By Lauren N. Johnson with Jamey Dunn contributing
After a decade-long ban on the use of capital punishment in Illinois, Gov. Pat Quinn today abolished the state’s death penalty and commuted the sentences of the 15 inmates on death row.
“I believe if we abolish the death penalty in Illinois that we should abolish it for everyone,” Quinn said shortly after announcing what he called the most difficult decision he has made as governor. Quinn said he sought input from citizens on both sides of the debate while mulling his choice. He said he read letters and books and sat down with individuals to get their perspectives on the controversial issue. “It’s probably impossible for me to talk to everyone, but I certainly talked to a representative number of every single one of those who have an interest in this issue. That’s the best you can do.”
Senate Bill 3539, sponsored by Sen. Kwame Raoul, a Chicago Democrat and Rep. Karen Yarbrough, a Maywood Democrat, will permanently abolish the death penalty after July 1.
“When I entered the General Assembly, I was on the other side of the issue,” Yarbrough said. “But when you become a representative of the people, it’s up to us to study the tough issues, to understand both sides of the issue and then come down on one side or the other. I feel like I came down on the right side of the issue.”
In Illinois, capital punishment cases cost the state more than $100 million, according to the sponsors of the legislation. Proponents say the measure will lead to cost savings and prevent wrongful executions. The law also requires creation of a fund to be spent on support for homicide victim’s families and police training. “I want to say to the family members of victims, those who have been murdered, there are no words in the English language or any language to relieve your pain, and I understand that,” said Quinn.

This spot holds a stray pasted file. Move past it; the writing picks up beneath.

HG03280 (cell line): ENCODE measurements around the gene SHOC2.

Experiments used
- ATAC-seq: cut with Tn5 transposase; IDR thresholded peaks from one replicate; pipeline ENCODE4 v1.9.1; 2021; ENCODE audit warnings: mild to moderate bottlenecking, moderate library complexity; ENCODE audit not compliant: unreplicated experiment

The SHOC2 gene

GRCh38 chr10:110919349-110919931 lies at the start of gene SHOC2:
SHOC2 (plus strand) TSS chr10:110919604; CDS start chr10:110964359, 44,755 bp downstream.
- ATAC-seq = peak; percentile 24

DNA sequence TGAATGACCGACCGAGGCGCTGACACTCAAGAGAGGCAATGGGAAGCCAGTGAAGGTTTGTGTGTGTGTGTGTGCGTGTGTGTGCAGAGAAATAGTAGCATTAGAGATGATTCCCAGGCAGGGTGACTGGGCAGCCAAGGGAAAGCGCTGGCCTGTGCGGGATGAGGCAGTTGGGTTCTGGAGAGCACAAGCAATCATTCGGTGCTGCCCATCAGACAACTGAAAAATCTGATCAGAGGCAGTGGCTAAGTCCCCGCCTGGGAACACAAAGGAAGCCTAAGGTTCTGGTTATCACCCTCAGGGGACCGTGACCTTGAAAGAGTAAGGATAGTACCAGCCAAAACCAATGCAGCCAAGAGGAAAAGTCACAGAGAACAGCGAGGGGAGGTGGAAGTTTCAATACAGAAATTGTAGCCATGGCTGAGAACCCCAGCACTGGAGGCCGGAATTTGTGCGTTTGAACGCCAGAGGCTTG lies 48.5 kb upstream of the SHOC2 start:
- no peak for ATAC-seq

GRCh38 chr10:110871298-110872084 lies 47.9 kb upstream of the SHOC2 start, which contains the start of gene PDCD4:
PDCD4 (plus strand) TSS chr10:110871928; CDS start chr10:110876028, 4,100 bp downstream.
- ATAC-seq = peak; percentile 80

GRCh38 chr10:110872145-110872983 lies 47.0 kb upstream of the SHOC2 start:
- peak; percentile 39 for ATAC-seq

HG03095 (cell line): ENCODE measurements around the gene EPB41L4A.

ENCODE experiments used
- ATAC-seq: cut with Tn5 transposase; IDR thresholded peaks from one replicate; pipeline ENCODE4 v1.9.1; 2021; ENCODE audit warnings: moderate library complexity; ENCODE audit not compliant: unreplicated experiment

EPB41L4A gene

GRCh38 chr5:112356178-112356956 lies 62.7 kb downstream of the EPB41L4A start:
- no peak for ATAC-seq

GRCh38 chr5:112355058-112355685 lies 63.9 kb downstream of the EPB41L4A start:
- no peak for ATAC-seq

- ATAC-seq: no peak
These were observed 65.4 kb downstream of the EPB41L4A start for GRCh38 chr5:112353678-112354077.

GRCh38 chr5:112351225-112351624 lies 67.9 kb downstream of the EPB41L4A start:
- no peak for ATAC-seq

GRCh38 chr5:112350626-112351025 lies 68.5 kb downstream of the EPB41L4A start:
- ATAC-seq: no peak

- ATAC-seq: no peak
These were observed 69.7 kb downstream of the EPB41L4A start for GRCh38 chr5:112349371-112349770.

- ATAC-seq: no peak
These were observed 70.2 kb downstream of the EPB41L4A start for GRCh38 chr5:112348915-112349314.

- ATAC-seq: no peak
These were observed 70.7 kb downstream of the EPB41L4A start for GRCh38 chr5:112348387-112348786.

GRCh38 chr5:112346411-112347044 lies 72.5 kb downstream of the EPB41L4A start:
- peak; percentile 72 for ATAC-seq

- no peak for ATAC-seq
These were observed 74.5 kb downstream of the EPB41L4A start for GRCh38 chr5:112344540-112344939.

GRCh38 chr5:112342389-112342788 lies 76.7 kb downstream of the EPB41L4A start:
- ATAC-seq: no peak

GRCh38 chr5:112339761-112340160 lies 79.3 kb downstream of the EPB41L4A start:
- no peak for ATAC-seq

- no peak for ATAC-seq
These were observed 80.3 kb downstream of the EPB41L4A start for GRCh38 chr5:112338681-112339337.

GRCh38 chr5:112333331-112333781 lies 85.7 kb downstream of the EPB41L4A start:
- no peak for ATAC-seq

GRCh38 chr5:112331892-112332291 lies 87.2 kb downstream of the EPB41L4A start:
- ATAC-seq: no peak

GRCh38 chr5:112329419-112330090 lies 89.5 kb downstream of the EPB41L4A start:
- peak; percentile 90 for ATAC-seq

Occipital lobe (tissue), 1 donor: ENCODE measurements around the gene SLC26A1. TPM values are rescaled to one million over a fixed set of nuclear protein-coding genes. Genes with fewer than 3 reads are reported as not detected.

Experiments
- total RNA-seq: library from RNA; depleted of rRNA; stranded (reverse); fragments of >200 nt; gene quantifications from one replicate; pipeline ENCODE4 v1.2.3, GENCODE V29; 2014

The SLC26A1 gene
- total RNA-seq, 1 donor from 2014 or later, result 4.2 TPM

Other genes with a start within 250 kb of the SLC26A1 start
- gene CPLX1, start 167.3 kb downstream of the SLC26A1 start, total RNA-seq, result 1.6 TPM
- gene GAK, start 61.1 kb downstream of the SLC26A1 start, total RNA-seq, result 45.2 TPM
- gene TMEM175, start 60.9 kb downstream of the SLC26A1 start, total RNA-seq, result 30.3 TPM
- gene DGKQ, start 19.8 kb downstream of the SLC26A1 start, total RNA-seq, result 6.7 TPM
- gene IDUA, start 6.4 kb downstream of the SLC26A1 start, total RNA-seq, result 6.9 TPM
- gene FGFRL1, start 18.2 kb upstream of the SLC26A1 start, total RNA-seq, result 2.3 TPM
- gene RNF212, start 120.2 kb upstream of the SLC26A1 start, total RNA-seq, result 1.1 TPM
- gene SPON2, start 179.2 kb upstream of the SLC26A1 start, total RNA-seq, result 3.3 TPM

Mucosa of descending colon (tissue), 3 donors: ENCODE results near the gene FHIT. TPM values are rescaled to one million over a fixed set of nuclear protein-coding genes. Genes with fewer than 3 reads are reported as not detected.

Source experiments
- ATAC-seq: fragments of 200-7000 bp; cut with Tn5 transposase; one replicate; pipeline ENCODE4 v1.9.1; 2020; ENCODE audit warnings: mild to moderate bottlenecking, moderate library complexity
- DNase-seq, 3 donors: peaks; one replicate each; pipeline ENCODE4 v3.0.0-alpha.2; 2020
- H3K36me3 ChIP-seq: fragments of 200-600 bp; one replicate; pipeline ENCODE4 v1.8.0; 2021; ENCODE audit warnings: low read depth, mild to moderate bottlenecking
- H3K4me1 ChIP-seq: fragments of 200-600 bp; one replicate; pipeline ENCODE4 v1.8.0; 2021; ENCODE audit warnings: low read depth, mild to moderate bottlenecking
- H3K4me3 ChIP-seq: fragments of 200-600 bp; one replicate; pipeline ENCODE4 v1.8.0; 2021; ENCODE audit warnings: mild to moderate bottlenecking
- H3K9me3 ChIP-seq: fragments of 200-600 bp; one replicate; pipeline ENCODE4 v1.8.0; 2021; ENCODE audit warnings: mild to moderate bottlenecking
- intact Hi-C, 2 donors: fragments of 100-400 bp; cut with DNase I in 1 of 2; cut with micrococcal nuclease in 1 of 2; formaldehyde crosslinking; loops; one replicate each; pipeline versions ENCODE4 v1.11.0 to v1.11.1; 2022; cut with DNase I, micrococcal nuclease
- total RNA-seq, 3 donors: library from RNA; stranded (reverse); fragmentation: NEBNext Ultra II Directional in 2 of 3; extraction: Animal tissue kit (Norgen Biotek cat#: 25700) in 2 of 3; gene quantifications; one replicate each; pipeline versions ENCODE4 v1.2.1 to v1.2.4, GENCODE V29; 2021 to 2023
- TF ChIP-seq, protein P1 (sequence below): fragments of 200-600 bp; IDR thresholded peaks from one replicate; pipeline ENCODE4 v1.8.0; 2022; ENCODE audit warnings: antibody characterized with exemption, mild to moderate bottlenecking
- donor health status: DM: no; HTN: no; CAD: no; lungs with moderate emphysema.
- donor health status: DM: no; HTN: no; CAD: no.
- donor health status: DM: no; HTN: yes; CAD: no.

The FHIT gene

The repeal comes years after serious flaws were detected in Illinois' criminal justice system, especially in the prosecution of capital cases. In 2000, former Gov. George Ryan imposed a moratorium on capital punishment after a number of death row inmates had been found to be wrongfully convicted,. He commuted the death sentences of more than 150 inmates to life in prison in 2003.
Randy Steidl, one of the inmates exonerated after he was wrongfully convicted in 1987, said there will always be wrongful convictions, but innocent people who are put to death they lose the chance to fight for their freedom. “You can’t have an irreversible system when you know full well innocent people go to prison,” he said. He added that shocking crimes, such as those that often become capital cases, put pressure on law enforcement and prosecutors to convict someone. “Those are exactly the kind of cases that end up being wrongful convictions because of public outcry [and] pressure on police and prosecutors to solve the case. ... It’s a system made up of humans, and humans have agendas. And even if prosecutors do everything above board, there’s still that possibility that you’ve got the wrong person.”
While Quinn said during his campaign for governor that he supported having the death penalty as an option for the most heinous crimes, he also said he supported the moratorium. Today, Quinn said after lawmakers passed the abolition bill, he thought it was his “duty” to rethink the issue. “I felt it was important to study every aspect of the death penalty system,” Quinn said. He pointed to inconsistencies in when and why prosecutors seek the death penalty. A study commissioned by Ryan found that those who killed a white victim in a rural area were much more likely to be sentenced to death than others convicted of murder. Quinn said a “consistent and perfect” death penalty system in all 102 counties of the state is impossible. and since other punishments are available for serious crimes, capital punishment is not necessary. He commuted sentences of the 15 inmates on death row to life in prison without the possibility of parole.
Opponents argued the importance of the death penalty option for those who commit heinous crimes and said reforms in place that require taping of interrogations and DNA testing lessen the risk of wrongful convictions. “Our system is not broken; it has been fixed,” said Rep. Jim Durkin, a Western Springs Republican.
In an attempt to address disparities in the system, Sen. Kirk Dillard, a Hinsdale Republican, proposed SB 2277, which would set up a statewide panel of judges and prosecutors to oversee capital punishment cases. He said, “While all life is precious, those crimes — the worst of the worst — go to the heart of the order of our society.” Dillard said his bill would address concerns that race, gender, geographic location and economic status factor into death penalty sentencing in Illinois.